Posts Tagged ‘Warsaw Film Festival’

Les Mots de la Fin (2021) Warsaw Film Festival 2021

Dir: Gaelle Hardy, Agnes LeJeune | Belgium Doc 74′

Real people share their innermost thoughts in confronting death in this humanistic and affecting film about euthanasia from Belgian co-directors Gaelle Hardy and Agnes Lejeune,

In a wise and compassionate move, the Belgian government Wisely has legalised euthanasia. And the results are truly enlightening. No longer fearing physical pain and emotional anguish, a weight is lifted being those suffering endless trauma allowing them to end their lives with peace and dignity. The mentally fragile or seriously ill often feel a burden on their relatives, and are no longer valued in society. Now they can quietly take control and slip away in security and comfort.

In a consulting room in a public hospital in Belgium. Dr Francois Damas reflects on the wider concerns of his patients: both men and women, often accompanied by a relative. Most of them are seriously ill, but not all. Madame Vinciane Bonsignore just feels tired of living and is sick of being told to ‘get on with it’, describing her life like ‘a house with poor foundations’. Now she just wants to end it all. And we feel for her and so does Dr Damas, although he advises her to talk to her son. The trauma of assisted death has a major impact of those left behind, but most of the friends and relatives seen here seem acquiescent. In the case of terminal illness, they only want the best for those concerned. There is a perception that society no longer values the aged and infirm and this impacts on their ability to bear their suffering, often making it worse.

But one patient, Ziegfried Pohl attending with his favourite nephew, Michel Purage, has actually changed his mind about dying, having gradually come to terms with the shock of his wife’s death after 60 years of marriage. But for Michel Lombard the gruelling nature of his terminal illness means death will come as a welcome relief, and his wife Agnes Ries is fully supportive of his decision. Off camera we share the tranquility of his final moments looking out on the pleasant countryside from his hospital room as the family say their final farewells.

A round table discussion amongst the specialised medical team allows us privileged access to professional debate and discussion. The overriding message here is of compassion and understanding. As far as circumstances and the law allow, these patients want to choose their death, and are able to go ahead after frank and intensely authentic consultations.

Hardy and Lejeune direct with extreme sensitivity avoiding sensationalism. One of the most affecting scenes sees Dr Damas dissolve in tears when visiting the home of Sylvie Guerin whose young daughter Clara Dupont decided to end her own life after suffering from cancer, gently describing the reasoning behind the decision. How comforting to know the date of your own death, particularly for those who have no one left to share their lives with. This must be the ultimate in self-determination. MT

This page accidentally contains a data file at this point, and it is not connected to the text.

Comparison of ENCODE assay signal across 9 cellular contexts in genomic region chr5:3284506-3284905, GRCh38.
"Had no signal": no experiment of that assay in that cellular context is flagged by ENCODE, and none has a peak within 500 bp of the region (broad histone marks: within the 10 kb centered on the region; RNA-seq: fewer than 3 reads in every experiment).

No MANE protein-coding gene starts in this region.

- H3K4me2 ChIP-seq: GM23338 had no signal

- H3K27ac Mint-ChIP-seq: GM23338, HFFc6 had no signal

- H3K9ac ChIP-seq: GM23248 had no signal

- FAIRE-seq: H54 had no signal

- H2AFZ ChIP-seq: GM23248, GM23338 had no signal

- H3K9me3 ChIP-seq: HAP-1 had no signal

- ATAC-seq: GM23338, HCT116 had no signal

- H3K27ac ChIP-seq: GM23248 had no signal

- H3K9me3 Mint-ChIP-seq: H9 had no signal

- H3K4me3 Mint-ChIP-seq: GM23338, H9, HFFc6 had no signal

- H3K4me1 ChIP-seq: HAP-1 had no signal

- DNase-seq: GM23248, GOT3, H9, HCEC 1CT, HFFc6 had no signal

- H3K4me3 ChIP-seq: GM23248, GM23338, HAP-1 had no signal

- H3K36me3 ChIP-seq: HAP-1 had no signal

Slovo House An Unfinished Novel (2021) Warsaw Film Festival 2021

Dir.: Taras Tomenko | Ukraine 2021, 120 min.

Taras Tomenko revisits his 2017 feature with a stylish re-creation of the early years of Slovo House, an artist’s colony in the Ukrainian capital Kharkiv, built in the late 1920s. Originally intended as a showcase for Soviet art, the Stalinist security forces and their compliant censors soon turned the creative idyll from a paradise to a prison where dozens were executed. But in the early years, before  the Soviet-induced famine known as the Holodomor (1932-3)  wiped out seven million people, Slovo was a creative haven for the literati. 

In a blissful sunny afternoon in Slovo House, the artists, among them Mike Yohannsen, Tychyna, Pavlo Tychyna, Rayisa Troyan and Epik, are seen playing volleyball in the courtyard . Enter Volodymyr Akimov, a budding poet. The artists welcome him into their well-appointed wing which houses a solarium, a rarity in the Soviet Union. Somehow Akimov feels an outsider, his archaic poetry clashing with the others’ avant-garde efforts. A beady-eyed security officer senses his apprehension, offering Akimov the chance to become a spy from the privacy of his room, complete with a surveillance suite that takes in every other apartment in the block. Crucially he also offers Akimov the chance for literary success, duping an established author, Mykola Khuylioviy (Yakimchuk), into believing his play is on the censors’ list, and republishing it under Akimov’s name. Akimov then joins the pantheon of literary stars: when Bertholt Brecht, Theodore Dreiser and Bruno Yasensky meet for the Conference of Revolutionary writers in Kharkiv, the German playwright congratulates Akimov for a play he has not written.

But the noose is closing around the artists: Raya Troyanker (Levchenko), a self-styled ‘femme fatale’ is the first to be expelled from the colony. Meanwhile, Khuylioviy and another brave writer, travel to the Ukrainian countryside to confirm ‘rumours’ about the famine but have no chance to publish their horrific discovery, with tragic consequences for all concerned. But the Stalinist Security apparatus still grinds on: Akimov’s overseer is mortified by Khuylioviy’s fate, having has lost the source material for his ‘protege’s’ putative success.

Tomenko fashions his sophomore feature in the black-and-white style of contemporary Soviet films of the era, and although this works well from an aesthetic point of view, not so successful is his use of a ploy adopted by the propagandist filmmakers of the Stalinist era: he paints the villain, Akimov, blacker than black, making him into a serial rapist, highlighting his impotence. These voyeuristic, graphic descriptions sensationalise the core material detracting from the overall impact of this otherwise enlightening slice of Soviet history. AS